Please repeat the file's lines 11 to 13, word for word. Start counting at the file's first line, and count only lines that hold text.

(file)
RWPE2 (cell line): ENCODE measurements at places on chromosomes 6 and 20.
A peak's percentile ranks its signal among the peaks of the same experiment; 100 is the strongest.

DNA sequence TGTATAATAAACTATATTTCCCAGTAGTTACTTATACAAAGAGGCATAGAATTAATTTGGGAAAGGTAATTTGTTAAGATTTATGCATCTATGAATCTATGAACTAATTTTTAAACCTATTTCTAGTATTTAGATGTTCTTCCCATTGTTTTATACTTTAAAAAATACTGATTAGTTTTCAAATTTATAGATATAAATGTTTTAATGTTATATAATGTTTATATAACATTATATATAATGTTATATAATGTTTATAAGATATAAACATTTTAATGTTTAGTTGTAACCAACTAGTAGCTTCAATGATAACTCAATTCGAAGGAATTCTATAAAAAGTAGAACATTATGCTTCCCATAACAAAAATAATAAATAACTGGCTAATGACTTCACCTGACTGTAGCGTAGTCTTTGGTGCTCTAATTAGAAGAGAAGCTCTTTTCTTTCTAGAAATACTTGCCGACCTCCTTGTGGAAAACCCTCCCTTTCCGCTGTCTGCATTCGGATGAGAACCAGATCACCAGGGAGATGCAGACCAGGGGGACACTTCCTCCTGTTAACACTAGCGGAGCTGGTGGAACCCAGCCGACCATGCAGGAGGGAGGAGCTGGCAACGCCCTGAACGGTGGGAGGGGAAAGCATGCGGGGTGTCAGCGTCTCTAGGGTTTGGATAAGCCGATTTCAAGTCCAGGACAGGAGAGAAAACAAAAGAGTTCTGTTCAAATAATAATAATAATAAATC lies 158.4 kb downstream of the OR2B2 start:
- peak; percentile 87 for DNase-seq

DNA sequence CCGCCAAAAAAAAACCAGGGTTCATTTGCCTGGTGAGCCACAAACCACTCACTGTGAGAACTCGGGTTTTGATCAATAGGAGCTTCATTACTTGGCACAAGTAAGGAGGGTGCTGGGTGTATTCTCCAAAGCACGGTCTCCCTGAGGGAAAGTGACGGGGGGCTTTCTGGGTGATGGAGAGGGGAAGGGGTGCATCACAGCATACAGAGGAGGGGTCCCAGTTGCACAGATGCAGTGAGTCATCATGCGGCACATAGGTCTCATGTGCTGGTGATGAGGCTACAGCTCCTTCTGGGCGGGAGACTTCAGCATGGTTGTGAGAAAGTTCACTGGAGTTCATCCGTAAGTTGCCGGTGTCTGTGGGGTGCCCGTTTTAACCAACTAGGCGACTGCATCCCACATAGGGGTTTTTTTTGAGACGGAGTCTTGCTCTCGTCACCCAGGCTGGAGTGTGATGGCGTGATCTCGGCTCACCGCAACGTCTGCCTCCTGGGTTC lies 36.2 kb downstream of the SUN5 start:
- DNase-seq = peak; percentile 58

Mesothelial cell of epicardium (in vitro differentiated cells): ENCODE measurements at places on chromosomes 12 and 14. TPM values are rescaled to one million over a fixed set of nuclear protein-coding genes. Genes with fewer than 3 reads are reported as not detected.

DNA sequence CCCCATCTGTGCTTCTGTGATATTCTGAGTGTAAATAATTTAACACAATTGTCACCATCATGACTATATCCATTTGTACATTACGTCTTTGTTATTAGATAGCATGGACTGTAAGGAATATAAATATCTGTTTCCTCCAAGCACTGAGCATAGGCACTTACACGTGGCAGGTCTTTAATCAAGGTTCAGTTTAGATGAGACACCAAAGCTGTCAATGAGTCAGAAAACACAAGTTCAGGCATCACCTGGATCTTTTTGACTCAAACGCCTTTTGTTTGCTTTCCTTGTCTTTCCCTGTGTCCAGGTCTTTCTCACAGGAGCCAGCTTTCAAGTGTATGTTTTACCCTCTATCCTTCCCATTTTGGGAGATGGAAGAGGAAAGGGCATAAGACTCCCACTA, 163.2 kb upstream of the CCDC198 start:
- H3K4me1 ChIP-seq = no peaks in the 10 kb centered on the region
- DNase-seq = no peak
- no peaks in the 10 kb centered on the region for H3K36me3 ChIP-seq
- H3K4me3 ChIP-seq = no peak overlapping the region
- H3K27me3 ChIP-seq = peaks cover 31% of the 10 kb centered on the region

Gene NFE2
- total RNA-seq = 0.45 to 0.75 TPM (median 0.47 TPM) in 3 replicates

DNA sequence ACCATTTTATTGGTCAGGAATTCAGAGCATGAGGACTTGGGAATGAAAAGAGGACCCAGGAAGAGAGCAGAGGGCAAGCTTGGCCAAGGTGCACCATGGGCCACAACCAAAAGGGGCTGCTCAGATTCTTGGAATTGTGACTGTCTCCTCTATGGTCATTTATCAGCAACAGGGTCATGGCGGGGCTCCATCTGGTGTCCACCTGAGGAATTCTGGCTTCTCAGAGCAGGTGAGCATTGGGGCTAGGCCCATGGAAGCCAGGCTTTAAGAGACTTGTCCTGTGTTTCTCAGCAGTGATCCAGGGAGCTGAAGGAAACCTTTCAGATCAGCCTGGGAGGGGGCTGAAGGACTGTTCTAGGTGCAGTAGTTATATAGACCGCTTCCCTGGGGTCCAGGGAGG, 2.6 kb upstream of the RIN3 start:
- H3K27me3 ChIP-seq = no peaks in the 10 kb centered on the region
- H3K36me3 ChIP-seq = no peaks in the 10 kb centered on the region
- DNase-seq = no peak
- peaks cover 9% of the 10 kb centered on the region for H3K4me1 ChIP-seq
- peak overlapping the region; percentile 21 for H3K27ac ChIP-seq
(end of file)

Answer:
- no peaks in the 10 kb centered on the region for H3K36me3 ChIP-seq
- H3K4me3 ChIP-seq = no peak overlapping the region
- H3K27me3 ChIP-seq = peaks cover 31% of the 10 kb centered on the region